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17098Re: [SCA Newcomers] Tents, horses, too bright (modern color) garb and shoes for people... lol

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  • Ian Green
    May 27, 2013
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      Hi, I do scribal stuff and in part we scribes deal in color. I make dyes
      that I then turn into ink. I'm certain that there are people here who are
      far more knowledgeable than I am about using dyes for fabrics.

      There seems to be a bit of a misunderstanding about color in the middle
      ages. Colors in the middle ages were to the modern eye, vibrant, garish
      and clashing. Their taste in what went together is not always what we
      think of as going well together. Bright colors were perfectly normal.

      Black, there is a color that wasn't seen much. When you did see a good
      flat black that wasn't grey or mottled, it was a declaration of how wealthy
      the person wearing it was (or how wealthy their patron was.) Black is a
      very difficult color to dye fabrics in an even and complete manner.

      Why do we think of colors, especially fabric colors, as being so dull?
      Well, see how faded your clothes are in 600 to 1600 years. :-)

      Well preserved extant pieces are rare. Painting in pristine unfaded
      condition and such of those clothes are also not exactly common.

      Yet we know from making the stuff they made, and from what does survive,
      their colors were very often vibrant. Don't shy away from bright colors,
      they didn't in period.

      Yours in Service,

      Ian the Green

      On Sat, May 25, 2013 at 9:28 PM, C <wnnahrse35@...> wrote:

      > **
      >
      >
      > Stefen,
      >
      > Thank you so much for the links and the info.
      > When I said "pop" it was the color not my horse herself...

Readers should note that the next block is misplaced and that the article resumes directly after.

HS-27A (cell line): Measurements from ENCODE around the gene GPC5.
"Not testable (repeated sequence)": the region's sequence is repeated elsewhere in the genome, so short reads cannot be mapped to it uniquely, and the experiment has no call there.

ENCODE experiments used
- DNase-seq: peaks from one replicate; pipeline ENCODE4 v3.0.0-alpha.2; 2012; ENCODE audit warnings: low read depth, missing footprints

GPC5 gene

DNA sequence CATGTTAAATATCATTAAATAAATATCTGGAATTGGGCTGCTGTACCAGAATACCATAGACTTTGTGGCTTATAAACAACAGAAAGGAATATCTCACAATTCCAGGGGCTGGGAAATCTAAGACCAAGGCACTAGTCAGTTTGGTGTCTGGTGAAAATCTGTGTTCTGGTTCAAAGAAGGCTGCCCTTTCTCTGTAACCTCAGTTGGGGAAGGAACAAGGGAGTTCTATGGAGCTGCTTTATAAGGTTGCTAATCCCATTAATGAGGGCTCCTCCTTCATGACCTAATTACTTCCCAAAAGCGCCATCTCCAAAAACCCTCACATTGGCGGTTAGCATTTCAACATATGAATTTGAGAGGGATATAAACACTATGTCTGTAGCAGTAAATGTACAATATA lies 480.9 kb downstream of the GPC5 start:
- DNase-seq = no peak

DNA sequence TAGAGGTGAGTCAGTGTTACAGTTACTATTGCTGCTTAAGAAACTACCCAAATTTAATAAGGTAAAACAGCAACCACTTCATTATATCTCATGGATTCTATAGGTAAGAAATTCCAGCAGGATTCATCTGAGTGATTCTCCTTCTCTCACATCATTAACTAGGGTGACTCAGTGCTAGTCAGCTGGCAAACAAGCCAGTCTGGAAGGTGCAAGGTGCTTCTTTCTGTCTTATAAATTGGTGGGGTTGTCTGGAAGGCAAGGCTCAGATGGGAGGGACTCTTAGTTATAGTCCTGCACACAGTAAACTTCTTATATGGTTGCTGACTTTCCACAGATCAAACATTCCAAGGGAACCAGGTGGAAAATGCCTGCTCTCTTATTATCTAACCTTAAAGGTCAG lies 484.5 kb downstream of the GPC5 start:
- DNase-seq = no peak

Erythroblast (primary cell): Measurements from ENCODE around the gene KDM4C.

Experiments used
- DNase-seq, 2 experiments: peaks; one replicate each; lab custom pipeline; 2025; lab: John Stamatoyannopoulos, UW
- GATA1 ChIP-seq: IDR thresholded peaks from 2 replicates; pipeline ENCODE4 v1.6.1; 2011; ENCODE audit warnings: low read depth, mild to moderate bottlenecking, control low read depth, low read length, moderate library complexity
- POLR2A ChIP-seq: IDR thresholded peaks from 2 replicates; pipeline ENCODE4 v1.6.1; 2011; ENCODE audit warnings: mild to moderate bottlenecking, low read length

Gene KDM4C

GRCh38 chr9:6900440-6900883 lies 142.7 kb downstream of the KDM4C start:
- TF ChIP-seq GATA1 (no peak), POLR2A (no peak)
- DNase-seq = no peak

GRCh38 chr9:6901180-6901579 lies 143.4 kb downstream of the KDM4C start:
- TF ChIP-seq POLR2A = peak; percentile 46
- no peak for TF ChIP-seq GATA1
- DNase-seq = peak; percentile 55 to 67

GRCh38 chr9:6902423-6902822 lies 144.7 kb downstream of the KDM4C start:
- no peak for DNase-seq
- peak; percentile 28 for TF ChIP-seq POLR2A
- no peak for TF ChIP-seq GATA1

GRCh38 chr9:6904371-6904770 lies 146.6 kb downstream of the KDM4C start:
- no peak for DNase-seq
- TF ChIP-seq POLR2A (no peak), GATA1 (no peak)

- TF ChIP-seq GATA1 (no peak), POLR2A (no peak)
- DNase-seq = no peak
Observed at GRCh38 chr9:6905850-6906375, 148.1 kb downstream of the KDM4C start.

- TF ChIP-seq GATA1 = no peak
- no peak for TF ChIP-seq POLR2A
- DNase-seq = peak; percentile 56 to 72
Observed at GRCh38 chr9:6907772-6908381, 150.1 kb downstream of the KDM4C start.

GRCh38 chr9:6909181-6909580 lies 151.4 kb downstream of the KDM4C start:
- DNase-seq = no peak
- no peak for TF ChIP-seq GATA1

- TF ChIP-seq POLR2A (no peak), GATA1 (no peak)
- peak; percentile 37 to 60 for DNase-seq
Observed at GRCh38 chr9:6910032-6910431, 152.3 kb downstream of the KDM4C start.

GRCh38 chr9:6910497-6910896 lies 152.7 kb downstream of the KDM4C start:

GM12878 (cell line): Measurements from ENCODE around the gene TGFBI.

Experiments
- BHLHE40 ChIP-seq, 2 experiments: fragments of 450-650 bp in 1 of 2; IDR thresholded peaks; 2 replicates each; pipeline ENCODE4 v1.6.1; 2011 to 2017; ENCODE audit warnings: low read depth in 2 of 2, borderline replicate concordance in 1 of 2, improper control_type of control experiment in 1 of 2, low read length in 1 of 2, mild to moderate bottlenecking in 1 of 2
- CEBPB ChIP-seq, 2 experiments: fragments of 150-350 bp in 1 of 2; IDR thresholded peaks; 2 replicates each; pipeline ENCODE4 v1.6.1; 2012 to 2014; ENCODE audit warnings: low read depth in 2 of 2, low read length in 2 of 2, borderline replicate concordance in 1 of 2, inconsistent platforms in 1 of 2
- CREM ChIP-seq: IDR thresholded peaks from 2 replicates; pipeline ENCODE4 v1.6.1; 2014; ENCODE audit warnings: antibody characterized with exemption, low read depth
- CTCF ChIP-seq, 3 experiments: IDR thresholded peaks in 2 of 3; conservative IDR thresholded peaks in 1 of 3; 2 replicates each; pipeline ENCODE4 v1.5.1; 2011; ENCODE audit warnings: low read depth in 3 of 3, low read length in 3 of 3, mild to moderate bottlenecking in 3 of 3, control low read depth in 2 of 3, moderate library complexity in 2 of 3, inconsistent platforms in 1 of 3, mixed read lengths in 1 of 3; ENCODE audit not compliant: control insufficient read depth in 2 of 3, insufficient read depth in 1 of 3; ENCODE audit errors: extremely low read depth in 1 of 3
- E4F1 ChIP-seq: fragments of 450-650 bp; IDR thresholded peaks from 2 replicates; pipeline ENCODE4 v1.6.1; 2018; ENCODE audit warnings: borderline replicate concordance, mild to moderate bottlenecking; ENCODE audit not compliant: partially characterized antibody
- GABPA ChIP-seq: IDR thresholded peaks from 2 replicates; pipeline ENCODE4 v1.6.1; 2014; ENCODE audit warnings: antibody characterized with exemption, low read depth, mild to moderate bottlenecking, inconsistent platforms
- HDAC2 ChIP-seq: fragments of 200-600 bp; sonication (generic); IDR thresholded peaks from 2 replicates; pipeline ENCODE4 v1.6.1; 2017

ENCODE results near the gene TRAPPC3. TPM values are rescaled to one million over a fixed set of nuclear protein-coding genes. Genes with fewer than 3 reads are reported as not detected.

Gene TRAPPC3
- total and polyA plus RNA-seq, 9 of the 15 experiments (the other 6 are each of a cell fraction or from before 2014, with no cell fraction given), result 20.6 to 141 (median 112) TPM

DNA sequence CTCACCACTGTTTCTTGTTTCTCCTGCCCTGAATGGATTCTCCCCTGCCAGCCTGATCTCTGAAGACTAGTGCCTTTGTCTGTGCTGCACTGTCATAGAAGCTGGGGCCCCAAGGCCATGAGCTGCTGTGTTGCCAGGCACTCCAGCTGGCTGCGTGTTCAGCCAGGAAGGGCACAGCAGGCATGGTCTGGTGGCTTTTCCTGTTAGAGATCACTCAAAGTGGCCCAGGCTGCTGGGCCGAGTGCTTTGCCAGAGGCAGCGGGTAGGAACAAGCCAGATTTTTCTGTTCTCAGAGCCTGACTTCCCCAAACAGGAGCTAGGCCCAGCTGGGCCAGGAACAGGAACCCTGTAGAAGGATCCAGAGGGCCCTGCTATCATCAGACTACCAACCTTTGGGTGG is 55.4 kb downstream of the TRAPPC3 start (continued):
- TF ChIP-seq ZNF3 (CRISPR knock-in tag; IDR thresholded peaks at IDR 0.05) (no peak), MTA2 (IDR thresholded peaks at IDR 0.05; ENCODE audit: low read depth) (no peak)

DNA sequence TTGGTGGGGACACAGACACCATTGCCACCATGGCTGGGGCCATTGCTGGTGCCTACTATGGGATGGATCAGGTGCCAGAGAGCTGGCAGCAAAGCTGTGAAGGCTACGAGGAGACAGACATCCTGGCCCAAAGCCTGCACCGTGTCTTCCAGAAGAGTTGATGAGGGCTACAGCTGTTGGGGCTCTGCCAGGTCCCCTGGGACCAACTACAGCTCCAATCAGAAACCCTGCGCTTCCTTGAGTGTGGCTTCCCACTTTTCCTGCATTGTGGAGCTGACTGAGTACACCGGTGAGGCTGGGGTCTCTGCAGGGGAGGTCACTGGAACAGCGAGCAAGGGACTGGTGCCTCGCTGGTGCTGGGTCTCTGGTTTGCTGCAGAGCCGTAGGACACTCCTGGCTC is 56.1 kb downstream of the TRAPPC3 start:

> I rode her fir the second time since winter, 2nd time in a week too...
      > She is so used to me doing weird stuff to her, I saddled her up and was
      > trotting up and down the driveway with a broom handle, stabbing at a milk
      > jug on the ground and getting her used to me carrying a stick near her
      > head... from up on her back...
      > She is a very understanding if neurotic horse.
      >
      > I have a wooden chair I can hide under cloth and a folding one, a camp
      > cot, a sleeping bag... and will start on either buying or slightly fixing a
      > dome tent that a friend wants to lend me.
      >
      > so back to clothing, looking at the garb I have pulled from storage (thank
      > goodness for plastic totes)
      > I have what would be a nice over dress with bell sleeves.. but for the
      > color.....
      > It is BRIGHT.. BRIGHT.. turquoise blue/green muslin looking like this
      > http://owlandpussycat.files.wordpress.com/2012/03/dsc_5034.jpg
      > but brighter..really not kidding..
      > I want to wear it, I bought it at the last SCA event in CA I went to.
      >
      > Is there a way like tea or coffee grounds or a dye?? anything?? I really
      > like the look and the flow but really just cannot wear it with that color..
      > LOL
      >
      > And I know I will wear boots when up on or around my horse, but I know
      > that there will be quite a bit of time where I won't be and want a shoe
      > that I can wear with my garb.
      > I found a nice closed toe slipper type shoe I know I can wear but it has
      > only a strap for around the heel.
      >
      > Is there a simple pattern to create a "DYI" slipper?
      > I have been thinking of doing a moccasin type or english medieval type
      > slipper/shoe made from suede laces and an old leather coat I can pick up at
      > a thrift store, a simple pattern...
      > Again just a thought...
      >
      > I know I know ...I need to keep it simple but I don't want to show up in
      > tennis shoes and a paper cone hat with a scarf on the end of it, I think I
      > wore that for halloween as a 3 or 4 yr old... LOL
      >
      >
      >



      --
      Yours In Service,

      THLord Ian the Green

      "Veritatem resistit simplicitate"

      My Blog <http://scribescribbling.wordpress.com/>


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